The two-day conference included nearly 500 sustainability experts and peers from government, business, education, and nonprofits from two countries (USA, Canada), nine states (CT, HI, MA, ME, NH, NJ, NY, RI, VT), 94 Massachusetts communities, and 45 campuses and schools who are contributing to local and global sustainability. There were 32 sessions with about 90 presenters while 41 exhibitors showcased services and products for sustainability.
On Saturday, which was dedicated to campuses, about 20% of the attendees were students of all ages. Seven high school students co-presented with their teachers Cate Arnold from Boston Latin High School and Karen DiFranza a sustainability teacher form Hubbardston. Ten college students provided posters or presented on sustainability topics from Clark University, MIT, Northeastern University, Suffolk University, UMass Amherst, UMass Dartmouth and UMass Lowell. The rest attended sessions to learn about sustainability initiatives on campuses across the state.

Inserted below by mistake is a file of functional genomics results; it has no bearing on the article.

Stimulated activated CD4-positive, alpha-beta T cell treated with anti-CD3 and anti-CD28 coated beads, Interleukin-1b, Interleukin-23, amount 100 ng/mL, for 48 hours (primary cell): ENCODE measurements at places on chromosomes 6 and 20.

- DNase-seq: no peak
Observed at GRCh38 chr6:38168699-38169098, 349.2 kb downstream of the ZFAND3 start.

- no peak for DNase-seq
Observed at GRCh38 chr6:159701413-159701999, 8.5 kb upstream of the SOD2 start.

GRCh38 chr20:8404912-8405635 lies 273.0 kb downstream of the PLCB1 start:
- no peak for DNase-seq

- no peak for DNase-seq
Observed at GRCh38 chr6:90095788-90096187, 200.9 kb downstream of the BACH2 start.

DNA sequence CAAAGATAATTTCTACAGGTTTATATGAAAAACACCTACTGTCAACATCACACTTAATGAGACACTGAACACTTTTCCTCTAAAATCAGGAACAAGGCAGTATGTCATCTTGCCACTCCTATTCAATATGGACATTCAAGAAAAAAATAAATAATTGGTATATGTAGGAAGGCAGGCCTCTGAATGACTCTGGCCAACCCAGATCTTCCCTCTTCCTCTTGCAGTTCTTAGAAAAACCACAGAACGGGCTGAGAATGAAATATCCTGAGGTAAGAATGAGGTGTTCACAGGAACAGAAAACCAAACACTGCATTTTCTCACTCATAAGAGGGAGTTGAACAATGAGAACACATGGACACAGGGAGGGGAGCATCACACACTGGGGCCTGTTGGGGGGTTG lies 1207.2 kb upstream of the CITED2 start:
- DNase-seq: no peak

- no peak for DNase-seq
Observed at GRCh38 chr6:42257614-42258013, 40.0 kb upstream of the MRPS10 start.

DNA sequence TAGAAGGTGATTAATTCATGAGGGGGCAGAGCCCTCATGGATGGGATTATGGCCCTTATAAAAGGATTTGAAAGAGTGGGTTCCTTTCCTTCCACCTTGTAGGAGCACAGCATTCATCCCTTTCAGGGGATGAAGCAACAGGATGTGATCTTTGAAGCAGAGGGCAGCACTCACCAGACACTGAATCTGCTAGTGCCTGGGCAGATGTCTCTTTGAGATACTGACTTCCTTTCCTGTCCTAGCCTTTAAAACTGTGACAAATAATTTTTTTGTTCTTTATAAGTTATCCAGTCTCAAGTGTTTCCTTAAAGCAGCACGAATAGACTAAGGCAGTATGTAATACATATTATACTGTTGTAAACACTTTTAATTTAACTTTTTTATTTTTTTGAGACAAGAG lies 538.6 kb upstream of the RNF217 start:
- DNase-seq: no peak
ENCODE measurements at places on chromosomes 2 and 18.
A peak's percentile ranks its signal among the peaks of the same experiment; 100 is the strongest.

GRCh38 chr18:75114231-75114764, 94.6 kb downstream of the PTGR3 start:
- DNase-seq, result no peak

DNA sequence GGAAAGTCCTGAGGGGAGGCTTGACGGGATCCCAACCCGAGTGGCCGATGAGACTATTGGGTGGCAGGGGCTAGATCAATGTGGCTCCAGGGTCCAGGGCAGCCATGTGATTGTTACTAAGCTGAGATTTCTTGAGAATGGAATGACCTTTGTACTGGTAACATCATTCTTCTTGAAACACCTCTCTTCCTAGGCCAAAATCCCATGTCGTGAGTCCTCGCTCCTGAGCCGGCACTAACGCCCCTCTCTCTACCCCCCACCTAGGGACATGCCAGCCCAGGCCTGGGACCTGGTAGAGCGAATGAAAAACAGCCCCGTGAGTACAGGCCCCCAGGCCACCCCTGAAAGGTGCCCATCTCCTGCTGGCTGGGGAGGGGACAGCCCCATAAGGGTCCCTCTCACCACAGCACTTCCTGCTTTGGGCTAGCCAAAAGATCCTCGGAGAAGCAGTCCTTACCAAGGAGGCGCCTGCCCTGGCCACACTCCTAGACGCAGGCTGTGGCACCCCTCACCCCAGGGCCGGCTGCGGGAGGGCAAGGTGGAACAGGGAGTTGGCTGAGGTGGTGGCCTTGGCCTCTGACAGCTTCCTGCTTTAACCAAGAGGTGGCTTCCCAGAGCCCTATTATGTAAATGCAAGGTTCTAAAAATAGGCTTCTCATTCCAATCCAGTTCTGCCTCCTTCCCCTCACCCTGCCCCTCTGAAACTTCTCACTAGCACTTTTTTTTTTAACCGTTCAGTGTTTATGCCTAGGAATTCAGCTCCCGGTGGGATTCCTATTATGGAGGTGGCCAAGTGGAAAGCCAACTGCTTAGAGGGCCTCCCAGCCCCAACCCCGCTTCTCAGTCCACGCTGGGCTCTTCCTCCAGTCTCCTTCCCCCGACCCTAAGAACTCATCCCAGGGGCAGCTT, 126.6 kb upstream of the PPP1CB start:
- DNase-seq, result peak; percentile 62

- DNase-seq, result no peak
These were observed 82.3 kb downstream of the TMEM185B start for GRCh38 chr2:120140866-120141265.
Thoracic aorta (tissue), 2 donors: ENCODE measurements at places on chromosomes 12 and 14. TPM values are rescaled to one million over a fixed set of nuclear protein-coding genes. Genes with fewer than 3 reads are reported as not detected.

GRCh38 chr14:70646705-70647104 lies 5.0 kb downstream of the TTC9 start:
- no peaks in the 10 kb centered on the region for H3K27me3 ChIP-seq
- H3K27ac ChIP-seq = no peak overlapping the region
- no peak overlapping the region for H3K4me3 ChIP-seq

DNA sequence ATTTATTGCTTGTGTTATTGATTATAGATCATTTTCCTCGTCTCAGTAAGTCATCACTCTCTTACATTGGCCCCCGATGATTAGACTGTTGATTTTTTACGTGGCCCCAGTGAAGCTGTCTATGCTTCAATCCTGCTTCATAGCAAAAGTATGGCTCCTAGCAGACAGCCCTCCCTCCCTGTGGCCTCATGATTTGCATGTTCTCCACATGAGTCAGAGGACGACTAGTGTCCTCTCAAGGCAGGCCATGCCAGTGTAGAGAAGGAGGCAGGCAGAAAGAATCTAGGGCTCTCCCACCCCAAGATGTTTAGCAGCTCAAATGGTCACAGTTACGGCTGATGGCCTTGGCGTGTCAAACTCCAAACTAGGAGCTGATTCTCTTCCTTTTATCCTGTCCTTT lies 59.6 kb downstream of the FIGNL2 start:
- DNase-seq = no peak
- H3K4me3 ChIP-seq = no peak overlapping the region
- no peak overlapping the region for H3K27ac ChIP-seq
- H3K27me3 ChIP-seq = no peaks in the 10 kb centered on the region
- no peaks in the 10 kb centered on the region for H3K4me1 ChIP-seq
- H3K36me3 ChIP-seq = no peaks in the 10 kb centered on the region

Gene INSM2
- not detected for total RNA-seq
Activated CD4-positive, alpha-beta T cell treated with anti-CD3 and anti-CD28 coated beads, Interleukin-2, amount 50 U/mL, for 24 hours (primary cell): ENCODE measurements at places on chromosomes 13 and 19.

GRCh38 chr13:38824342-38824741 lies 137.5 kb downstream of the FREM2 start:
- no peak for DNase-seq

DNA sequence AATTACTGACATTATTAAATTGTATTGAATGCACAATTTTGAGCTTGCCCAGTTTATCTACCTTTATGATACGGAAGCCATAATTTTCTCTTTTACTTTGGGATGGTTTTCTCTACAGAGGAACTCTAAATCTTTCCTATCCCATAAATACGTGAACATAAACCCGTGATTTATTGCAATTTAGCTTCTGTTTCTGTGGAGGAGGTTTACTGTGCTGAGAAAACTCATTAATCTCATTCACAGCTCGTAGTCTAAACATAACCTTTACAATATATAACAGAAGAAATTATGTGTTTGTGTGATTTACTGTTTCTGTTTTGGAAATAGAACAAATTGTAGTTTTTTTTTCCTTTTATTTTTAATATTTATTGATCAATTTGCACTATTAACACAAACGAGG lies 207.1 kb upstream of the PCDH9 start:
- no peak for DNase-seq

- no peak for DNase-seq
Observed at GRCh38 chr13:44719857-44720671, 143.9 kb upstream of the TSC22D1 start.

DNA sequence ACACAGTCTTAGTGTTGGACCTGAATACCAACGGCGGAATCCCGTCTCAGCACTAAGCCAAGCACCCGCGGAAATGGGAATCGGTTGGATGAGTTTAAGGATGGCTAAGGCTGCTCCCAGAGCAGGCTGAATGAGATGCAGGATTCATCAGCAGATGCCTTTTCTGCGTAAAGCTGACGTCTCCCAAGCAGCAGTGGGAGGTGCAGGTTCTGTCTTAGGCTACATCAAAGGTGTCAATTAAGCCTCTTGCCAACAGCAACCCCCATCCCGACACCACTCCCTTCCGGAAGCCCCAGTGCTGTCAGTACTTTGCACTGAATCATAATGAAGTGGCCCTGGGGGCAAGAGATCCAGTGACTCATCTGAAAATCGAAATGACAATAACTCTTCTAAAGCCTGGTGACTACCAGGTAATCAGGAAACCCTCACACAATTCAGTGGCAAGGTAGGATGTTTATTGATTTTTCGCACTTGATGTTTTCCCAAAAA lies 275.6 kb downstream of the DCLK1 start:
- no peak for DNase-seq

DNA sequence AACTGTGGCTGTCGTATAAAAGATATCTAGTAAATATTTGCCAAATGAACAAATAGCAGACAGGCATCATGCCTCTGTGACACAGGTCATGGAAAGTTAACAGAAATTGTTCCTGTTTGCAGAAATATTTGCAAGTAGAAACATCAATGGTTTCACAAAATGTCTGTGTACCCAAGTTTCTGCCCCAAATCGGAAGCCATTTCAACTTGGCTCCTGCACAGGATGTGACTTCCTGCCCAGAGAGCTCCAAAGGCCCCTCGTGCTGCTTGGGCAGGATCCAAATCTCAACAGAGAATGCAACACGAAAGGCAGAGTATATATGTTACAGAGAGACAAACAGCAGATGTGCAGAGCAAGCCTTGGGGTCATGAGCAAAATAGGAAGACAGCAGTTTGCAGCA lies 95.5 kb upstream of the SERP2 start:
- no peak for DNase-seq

Conference director Jen Boudrie said the event was an extraordinary opportunity to connect people to see what is happening on campuses across the Commonwealth. “Staff, faculty and students are achieving amazing results. We now have a net zero energy campus at Mount Wachusett Community College and a net zero energy building at North Shore Community College. Several campuses, like Harvard University, are purchasing 10-25% of their food from local farms and composting their food waste. Campuses throughout the state are adopting bike share programs. Sustainability is being integrated across the curriculum and new programs and courses are being created every year like the facilities director program at Mass Maritime Academy.”
Boudrie who leads green efforts in the city of Marlborough, declared, “there is an extraordinary transition going on, a real movement towards more sustainable development, that co-benefits our environment, our economy, our health, and society. It is evident on campuses and communities across the state, and at all levels, from top to bottom.”